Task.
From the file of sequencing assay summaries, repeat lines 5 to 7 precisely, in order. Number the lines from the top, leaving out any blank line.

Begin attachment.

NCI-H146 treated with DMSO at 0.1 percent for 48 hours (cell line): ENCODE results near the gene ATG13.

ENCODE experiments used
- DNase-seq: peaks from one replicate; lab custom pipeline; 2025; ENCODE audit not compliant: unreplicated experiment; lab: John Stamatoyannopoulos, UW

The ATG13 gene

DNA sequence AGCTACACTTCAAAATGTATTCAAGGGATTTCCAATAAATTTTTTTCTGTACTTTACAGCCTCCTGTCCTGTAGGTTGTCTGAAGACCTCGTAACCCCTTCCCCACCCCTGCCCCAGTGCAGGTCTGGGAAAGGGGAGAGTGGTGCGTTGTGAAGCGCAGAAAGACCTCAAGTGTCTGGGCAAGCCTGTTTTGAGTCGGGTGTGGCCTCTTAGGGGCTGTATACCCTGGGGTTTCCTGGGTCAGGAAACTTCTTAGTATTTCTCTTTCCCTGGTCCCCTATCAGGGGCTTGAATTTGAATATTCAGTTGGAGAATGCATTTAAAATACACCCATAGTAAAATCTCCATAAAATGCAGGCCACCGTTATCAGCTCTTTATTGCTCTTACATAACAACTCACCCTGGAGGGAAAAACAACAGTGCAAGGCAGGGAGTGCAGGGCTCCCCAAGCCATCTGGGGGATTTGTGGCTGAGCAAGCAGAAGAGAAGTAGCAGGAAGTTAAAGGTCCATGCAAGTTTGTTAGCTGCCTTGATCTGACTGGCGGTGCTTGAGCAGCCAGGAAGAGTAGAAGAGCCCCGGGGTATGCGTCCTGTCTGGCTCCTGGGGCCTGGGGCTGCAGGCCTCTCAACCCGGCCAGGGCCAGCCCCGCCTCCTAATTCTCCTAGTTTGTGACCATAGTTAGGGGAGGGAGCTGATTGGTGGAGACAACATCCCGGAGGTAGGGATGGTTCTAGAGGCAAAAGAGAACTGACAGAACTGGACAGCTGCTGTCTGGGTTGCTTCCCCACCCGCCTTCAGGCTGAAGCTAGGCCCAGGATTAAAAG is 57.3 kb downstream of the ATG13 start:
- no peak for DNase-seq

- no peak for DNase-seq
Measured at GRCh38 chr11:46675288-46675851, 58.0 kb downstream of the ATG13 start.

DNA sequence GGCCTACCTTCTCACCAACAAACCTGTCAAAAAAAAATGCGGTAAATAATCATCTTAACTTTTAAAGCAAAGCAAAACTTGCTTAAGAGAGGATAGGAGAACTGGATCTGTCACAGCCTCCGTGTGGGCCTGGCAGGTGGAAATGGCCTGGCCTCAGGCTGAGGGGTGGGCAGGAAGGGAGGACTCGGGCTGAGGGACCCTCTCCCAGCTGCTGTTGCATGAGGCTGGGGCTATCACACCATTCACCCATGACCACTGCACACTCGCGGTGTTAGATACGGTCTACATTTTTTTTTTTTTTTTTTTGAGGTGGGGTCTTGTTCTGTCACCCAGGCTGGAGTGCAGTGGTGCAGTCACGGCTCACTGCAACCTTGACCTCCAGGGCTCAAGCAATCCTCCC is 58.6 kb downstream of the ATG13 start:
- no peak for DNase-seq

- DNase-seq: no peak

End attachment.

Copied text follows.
DNA sequence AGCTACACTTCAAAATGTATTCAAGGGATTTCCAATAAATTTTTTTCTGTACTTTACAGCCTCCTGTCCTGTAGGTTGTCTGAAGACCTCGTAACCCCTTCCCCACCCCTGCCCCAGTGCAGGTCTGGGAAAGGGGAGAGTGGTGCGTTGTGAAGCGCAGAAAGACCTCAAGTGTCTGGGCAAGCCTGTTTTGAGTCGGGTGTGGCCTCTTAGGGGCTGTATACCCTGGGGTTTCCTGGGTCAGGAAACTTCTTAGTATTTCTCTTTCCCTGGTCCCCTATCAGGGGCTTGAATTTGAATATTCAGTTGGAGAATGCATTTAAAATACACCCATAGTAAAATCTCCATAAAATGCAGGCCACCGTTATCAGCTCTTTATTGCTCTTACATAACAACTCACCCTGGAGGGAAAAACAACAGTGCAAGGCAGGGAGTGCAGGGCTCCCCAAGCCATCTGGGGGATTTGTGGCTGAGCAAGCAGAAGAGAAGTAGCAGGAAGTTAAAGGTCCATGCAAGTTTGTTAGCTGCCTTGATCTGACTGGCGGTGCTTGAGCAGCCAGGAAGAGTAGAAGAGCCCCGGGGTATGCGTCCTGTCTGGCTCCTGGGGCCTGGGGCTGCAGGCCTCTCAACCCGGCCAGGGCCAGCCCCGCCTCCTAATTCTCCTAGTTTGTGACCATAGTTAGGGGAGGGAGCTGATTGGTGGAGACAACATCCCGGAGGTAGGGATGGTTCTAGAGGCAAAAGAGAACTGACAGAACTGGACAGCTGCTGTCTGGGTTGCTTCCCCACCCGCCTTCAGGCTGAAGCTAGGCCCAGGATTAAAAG is 57.3 kb downstream of the ATG13 start:
- no peak for DNase-seq

- no peak for DNase-seq